She was named "Entertainer of the Year" in our local newspaper...
Cody 'cracked a door open and everything was Technicolor'
If screenwriter Diablo Cody makes good on her promise, she could be a presence in American filmmaking for years to come.
By COLIN COVERT, Star Tribune
Sometimes choosing the Star Tribune's Artist of the Year is contentious. This time it was easy. If screenwriter Diablo Cody makes good on her promise, she could be a presence in American filmmaking for years to come.
"Juno," her comedy about a knocked-up Minnesota teenager, knocked over the nation's top critics like tenpins. It was named one of the 10 best films of 2007 by the American Film Institute and the National Board of Review, which gave Cody its best original screenplay prize. Cody is up for the Golden Globes and Spirit Awards screenwriting prizes, and a front-runner for an Academy Award. And so far "Juno" has been a staggering success at art-house box offices.
All this for a first script she dashed off in two months. OK, beginner's luck. Except that in the past two years she's sold three more original screenplays, script-doctored a fourth project, and was handpicked by (cue the heavenly choir) Steven Spielberg to write and executive-produce his Showtime series "The United States of Tara," about a housewife (Toni Collette) with multiple personalities. Blurring the line between screenwriter and celebrity, she just joined Stephen King as a regular back-page columnist for Entertainment Weekly. Meanwhile, she's at work on a book about her adventures in Hollywood.
"I feel like I'm living 'The Wizard of Oz,'" she said. "There was a day when I cracked a door open and everything was Technicolor. It was a very frightening place but a very beautiful place, too, as Dorothy says." At times, she said, she feels as splintered and scattered as the heroine of the Spielberg series.
To nitpickers who point out that our honoree was a Chicagoan through 2003, when she moved to Minneapolis as a 24-year-old office worker, and that she made Los Angeles her permanent residence last July, we say, fair enough. But it was here that the young woman born Brook Busey became the multimedia phenomenon known as Diablo Cody. It was here that she began stripping on a lark, gathering up the experiences that informed her popular, profane blog. It was here that she wove those battlefield tales into her 2006 memoir "Candy Girl," that she became a professional writer for City Pages and that she banged out "Juno" in the Starbucks annex at the Crystal SuperTarget.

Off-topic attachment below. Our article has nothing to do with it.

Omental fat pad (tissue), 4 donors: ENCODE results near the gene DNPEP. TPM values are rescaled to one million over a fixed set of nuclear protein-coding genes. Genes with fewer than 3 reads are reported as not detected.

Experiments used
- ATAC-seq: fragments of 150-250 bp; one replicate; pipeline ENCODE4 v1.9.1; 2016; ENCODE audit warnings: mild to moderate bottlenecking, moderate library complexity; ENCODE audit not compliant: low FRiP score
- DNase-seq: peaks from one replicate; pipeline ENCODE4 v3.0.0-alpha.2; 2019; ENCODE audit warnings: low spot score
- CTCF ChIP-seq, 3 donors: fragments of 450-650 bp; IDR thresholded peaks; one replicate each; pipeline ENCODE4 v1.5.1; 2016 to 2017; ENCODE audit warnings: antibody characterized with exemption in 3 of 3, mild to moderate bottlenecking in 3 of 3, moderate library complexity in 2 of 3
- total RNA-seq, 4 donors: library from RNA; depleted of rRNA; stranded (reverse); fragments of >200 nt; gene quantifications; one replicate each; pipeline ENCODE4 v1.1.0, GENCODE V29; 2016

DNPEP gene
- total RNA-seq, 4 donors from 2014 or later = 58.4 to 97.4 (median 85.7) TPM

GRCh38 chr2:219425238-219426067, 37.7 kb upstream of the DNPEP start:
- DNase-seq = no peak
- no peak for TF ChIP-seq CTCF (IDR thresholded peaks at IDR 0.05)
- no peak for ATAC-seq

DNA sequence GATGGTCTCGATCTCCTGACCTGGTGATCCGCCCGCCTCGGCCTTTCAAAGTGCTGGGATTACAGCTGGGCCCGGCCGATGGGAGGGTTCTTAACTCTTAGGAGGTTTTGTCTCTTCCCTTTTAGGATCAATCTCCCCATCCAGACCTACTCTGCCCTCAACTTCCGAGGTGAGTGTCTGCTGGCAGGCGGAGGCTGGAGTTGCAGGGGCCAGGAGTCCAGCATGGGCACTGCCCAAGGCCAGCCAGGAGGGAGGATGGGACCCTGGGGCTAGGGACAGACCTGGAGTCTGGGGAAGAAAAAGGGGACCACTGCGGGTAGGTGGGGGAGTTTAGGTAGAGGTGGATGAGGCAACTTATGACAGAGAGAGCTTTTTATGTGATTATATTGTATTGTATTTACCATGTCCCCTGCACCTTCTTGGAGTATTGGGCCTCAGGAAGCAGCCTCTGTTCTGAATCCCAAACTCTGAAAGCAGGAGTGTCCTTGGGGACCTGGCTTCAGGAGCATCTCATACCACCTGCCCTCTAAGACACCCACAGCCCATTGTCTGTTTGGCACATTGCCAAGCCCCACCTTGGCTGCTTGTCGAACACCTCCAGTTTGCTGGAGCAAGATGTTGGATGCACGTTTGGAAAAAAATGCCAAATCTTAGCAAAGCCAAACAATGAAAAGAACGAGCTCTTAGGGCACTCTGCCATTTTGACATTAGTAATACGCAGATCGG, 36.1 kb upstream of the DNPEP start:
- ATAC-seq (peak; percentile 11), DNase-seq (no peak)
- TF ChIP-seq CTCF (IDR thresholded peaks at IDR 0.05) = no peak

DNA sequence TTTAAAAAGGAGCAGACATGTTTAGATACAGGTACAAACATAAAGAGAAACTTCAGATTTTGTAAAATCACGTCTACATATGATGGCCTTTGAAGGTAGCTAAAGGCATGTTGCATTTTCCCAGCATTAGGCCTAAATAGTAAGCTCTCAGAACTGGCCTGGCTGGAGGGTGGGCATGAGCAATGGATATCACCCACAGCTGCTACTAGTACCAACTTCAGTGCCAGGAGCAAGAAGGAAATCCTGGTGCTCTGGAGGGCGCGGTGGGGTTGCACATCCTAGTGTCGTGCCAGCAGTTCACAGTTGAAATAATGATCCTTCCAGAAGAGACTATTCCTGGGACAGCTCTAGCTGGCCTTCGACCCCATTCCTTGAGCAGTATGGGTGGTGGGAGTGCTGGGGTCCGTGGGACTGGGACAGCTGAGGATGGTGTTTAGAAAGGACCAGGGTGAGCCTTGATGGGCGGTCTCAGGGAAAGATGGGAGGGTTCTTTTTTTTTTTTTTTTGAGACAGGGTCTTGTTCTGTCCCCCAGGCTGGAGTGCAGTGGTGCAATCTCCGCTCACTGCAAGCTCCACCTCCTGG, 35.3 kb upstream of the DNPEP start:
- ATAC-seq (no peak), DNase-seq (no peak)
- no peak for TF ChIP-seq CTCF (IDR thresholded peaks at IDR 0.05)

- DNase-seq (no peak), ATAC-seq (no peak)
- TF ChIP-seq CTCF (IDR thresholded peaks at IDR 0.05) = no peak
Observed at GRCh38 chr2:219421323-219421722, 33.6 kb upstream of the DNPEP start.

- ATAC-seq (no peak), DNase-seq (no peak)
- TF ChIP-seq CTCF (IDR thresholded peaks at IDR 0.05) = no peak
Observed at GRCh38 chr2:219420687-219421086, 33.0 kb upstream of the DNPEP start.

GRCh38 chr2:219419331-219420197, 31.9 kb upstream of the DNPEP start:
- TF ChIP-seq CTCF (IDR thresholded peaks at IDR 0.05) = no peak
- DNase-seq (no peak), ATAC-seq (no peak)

"I became a writer in Minneapolis; that's why I called myself a Minnesota-based writer," she said. "You can't get rid of me!"
"Juno" is a cornucopia of references to Stillwater, Ridgedale Mall and the Vikings. Her next film, the comic horror flick "Jennifer's Body," is set in rural Minnesota. She's also producing it, and if state officials offer the right incentives, she'd love to film it here in March, she said.
Cody has already been approached to direct one of her own scripts and passed because she didn't feel ready. But directing is her goal, and it probably won't be long before she yells "Action!"
"To me, the best aspect of the whole circus is that I am female and this doesn't happen to women very often," she said. "Women's stories are just not being told. We need a female Holden Caulfield or a female Travis Bickle. The iconic characters of film are mostly male.
"A lot of times if you write a chick flick they'll bring a guy in to do a 'guy polish,' to establish a more jocular tone that will bring the boyfriends and husbands in alongside the women. Whereas I've never heard of a 'chick polish.' They're never nervous about alienating women."
That rankles Cody, and she hopes to change the ghettoization of female characters. It appears she's being taken seriously. Last month she was the only neophyte, and the only woman, on a screenwriting panel with Oscar winners Paul Haggis, Ronald Harwood and Ben Affleck.
Now she has the contacts, if she needs them, to get some pointers for her own Oscar speech.